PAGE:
Cars collide every day. Vehicles are damaged, sometimes people are hurt, and tragically, lives are lost. But are they crashes or accidents? A growing movement seeks to reframe car accidents as crashes, and with good reason. According to the NHTSA, 94% of car crashes are caused by driver error. Those aren’t accidents. Calling them accidents takes the blame away from drivers, instead of encouraging them to take responsibility and change the way they drive.
It’s the Law
Advocates around the world are seeking to change the mentality that crashes just happen. Drivers need to learn that they are at fault, that safe roads start with them. In some places, it’s becoming the law to call crashes what they are. In Nevada, the word accident was changed to crash in dozens of state laws, while NYC policies state that we must “no longer regard traffic crashes as mere accidents.” More than 28 state DOTs have followed suit.
What about just creating safer roads? Install some speed humps, put speed display signs in, won’t that stop crashes from happening? The truth is that cities do have to do their part to create safer streets. Engineering roads that are safer for all users is an important aspect of keeping drivers, cyclists, and pedestrians safe. But ultimately, the key component of safer streets is the driver behind the wheel. Even a slight distraction away from the road puts everyone in danger.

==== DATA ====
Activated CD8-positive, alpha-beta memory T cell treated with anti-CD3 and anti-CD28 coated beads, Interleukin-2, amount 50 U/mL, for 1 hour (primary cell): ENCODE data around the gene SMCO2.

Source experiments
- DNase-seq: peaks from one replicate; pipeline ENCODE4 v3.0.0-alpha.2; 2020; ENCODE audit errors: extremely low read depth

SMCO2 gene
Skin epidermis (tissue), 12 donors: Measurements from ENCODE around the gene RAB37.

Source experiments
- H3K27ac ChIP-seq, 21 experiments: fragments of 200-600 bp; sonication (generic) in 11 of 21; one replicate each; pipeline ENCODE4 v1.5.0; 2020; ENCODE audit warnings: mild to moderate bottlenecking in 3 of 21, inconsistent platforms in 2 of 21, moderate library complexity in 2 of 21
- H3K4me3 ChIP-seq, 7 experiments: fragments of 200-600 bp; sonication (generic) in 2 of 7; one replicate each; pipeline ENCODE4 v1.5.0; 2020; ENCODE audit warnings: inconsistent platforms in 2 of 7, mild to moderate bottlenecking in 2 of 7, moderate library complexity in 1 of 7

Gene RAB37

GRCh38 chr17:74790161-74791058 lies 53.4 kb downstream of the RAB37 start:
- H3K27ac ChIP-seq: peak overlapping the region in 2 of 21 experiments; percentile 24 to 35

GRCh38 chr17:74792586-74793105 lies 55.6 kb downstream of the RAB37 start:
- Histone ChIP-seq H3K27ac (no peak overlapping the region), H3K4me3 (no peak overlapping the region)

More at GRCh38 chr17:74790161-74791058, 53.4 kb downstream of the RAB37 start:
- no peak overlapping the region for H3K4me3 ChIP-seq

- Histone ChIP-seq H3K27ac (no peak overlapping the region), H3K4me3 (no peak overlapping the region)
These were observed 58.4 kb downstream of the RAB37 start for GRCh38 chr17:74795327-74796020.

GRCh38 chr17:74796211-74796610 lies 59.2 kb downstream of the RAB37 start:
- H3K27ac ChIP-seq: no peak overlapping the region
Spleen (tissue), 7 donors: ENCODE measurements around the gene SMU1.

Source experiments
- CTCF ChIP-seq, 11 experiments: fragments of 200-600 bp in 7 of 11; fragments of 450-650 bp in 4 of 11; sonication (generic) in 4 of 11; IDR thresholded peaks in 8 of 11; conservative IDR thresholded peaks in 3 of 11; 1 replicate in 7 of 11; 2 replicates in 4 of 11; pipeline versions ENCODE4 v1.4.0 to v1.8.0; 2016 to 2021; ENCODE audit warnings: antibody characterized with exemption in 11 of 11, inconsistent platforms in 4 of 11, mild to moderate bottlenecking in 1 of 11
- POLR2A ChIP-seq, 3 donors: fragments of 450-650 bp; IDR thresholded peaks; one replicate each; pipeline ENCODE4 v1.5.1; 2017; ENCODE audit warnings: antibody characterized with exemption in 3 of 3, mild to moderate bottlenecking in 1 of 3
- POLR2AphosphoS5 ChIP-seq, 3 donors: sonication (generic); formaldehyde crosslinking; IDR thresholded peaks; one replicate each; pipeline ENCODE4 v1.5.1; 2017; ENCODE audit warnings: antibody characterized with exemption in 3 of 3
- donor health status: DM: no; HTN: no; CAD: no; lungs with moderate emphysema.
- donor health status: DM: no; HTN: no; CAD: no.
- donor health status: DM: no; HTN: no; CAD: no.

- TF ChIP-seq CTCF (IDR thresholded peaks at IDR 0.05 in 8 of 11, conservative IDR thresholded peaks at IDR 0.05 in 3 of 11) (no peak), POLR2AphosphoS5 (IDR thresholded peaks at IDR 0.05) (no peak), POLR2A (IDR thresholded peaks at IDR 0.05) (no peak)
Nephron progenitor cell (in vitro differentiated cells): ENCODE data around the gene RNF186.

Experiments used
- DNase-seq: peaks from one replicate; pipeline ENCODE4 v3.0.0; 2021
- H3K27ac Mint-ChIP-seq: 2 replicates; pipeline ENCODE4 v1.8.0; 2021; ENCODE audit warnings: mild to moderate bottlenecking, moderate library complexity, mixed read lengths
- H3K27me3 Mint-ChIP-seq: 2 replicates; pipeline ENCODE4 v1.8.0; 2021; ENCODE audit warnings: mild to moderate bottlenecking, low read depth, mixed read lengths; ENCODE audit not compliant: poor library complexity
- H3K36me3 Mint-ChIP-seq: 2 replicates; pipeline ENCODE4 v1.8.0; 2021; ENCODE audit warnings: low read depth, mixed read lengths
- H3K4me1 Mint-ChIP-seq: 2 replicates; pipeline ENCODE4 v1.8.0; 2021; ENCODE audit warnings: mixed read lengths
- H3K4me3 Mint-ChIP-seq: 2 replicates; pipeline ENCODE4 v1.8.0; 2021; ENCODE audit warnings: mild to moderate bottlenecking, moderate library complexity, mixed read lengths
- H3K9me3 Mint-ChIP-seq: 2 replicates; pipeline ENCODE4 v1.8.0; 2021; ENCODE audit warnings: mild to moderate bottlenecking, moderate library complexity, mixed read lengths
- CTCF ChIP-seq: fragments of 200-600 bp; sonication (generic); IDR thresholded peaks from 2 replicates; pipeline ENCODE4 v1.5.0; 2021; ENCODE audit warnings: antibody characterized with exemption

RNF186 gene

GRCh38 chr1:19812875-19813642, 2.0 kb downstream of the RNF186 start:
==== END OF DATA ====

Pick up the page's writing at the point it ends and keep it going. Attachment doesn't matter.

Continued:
With an endless array of apps, music streaming, and messages beckoning today’s drivers, it should be no surprise that fatality rates are on the rise. Every distraction, digital or otherwise, affects driver’s perception response time (PRT). Anytime a driver encounters something unexpected, she must detect the object, decide whether it’s a hazard, choose how to respond, and then act. Driving is a complex activity that requires complete attention. Almost all crashes can be avoided. But drivers need to try.